1970 Intelligence Budget Figure Not a Secret

12.27.06 | 2 min read | Text by Steven Aftergood

The State Department said today that it will modify the latest Nixon-era volume of the official Foreign Relations of the United States (FRUS) series to include the amount of the 1970 U.S. intelligence budget after Secrecy News pointed out that this number had previously been disclosed in an earlier volume of FRUS.

According to an editorial note in the latest FRUS volume published last week, “The President [Nixon] stated that the United States is spending a total of about [dollar amount not declassified] per year on intelligence and it deserves to receive a lot more for its money than it has been getting.” (Foreign Relations, 1969-1976, volume II, document 210).

But in another FRUS volume published last April, that ancient secret was already revealed:

“The President stated that the US is spending $6 billion per year on intelligence and deserves to receive a lot more for its money than it has been getting. (Foreign Relations, 1969-1976, volume VI, document 344).

“Thank you for pointing out the inconsistency between the editorial note in FRUS volume II and the document in volume VI,” wrote Edward C. Keefer, General Editor of the Foreign Relations of the United States series in an email message to Secrecy News today.

“We have brought it to the attention of the declassifying agency [i.e., CIA] and they have agreed to release the actual figure in the editorial note of volume II, making it consistent with the document in volume VI. We will make the change on the internet version of volume II and we should be able to make the change in printed volume II as well.”

“We are pleased that we have people like you who read our volumes with such care and help us make the series the best documentary record of U.S. foreign policy,” Dr. Keefer wrote.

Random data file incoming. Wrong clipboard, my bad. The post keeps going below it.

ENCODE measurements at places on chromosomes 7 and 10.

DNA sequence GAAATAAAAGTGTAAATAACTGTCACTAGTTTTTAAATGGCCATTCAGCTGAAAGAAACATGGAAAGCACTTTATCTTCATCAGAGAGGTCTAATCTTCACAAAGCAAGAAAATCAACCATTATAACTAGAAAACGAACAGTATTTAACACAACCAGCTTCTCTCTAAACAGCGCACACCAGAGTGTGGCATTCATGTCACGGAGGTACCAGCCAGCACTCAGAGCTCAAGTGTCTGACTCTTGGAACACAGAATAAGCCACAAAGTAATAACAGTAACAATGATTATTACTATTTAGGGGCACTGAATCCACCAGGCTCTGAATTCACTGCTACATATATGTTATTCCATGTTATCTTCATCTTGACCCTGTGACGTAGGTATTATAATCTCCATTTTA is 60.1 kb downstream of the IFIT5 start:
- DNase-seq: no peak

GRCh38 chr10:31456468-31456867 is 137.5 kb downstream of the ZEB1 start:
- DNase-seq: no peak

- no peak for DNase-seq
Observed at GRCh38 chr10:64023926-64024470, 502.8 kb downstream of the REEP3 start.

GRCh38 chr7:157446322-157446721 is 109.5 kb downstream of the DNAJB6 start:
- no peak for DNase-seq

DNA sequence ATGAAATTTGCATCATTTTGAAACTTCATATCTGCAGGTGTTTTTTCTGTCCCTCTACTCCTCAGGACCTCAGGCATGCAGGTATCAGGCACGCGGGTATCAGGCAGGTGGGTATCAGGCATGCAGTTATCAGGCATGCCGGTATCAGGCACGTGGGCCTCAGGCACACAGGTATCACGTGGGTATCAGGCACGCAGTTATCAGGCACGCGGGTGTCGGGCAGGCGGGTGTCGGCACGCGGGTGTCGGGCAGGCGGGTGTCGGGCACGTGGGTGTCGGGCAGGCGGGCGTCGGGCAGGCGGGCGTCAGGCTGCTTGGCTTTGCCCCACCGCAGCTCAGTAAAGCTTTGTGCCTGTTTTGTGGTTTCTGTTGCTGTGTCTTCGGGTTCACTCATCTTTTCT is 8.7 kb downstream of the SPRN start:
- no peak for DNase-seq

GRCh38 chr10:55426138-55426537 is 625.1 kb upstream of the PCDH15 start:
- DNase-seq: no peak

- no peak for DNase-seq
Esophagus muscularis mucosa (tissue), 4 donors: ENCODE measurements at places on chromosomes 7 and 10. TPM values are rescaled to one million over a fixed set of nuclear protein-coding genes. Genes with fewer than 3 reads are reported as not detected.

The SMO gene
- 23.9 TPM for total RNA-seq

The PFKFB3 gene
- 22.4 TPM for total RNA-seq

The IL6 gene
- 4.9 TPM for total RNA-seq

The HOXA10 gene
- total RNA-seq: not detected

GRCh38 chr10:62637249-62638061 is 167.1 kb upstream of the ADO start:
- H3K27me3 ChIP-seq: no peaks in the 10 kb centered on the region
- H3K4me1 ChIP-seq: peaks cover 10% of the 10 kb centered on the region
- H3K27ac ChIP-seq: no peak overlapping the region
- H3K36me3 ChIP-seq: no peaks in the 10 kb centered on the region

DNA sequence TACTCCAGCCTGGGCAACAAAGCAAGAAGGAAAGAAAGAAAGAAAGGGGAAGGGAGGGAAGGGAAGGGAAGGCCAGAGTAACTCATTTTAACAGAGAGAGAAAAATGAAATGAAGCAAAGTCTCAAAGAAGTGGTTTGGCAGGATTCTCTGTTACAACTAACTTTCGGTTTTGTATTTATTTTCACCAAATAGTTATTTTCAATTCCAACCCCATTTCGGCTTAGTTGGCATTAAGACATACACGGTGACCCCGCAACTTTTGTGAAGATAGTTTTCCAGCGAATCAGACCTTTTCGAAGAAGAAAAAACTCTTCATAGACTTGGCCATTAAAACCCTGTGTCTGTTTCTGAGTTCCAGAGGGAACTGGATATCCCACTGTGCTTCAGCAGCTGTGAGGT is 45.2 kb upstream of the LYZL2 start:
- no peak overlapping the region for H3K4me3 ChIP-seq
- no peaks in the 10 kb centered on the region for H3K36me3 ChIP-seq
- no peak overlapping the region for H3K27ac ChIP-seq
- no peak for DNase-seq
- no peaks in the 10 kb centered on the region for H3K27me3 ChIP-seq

CIA classification policy generally lacks rhyme or reason, so although the 1970 intelligence budget total has been declassified, the 1969 and the 1971 budget figures, for example, remain classified.

See all publications
Nuclear Weapons
New Voices on Nuclear Weapons Fellowship: Creative Perspectives on Rethinking Nuclear Deterrence 

To empower new voices to start their career in nuclear weapons studies, the Federation of American Scientists launched the New Voices on Nuclear Weapons Fellowship. Here’s what our inaugural cohort accomplished.

11.28.23 | 3 min read
read more
Science Policy
Expected Utility Forecasting for Science Funding

Common frameworks for evaluating proposals leave this utility function implicit, often evaluating aspects of risk, uncertainty, and potential value independently and qualitatively.

11.20.23 | 11 min read
read more
Nuclear Weapons
Nuclear Notebook: Nuclear Weapons Sharing, 2023

The FAS Nuclear Notebook is one of the most widely sourced reference materials worldwide for reliable information about the status of nuclear weapons and has been published in the Bulletin of the Atomic Scientists since 1987. The Nuclear Notebook is researched and written by the staff of the Federation of American Scientists’ Nuclear Information Project: Director Hans […]

11.17.23 | 1 min read
read more
Social Innovation
Community School Approach Reaches High of 60%, Reports Latest Pulse Panel

According to the National Center for Education Statistics’ August 2023 pulse panel, 60% of public schools were utilizing a “community school” or “wraparound services model” at the start of this school year—up from 45% last year.

11.17.23 | 4 min read
read more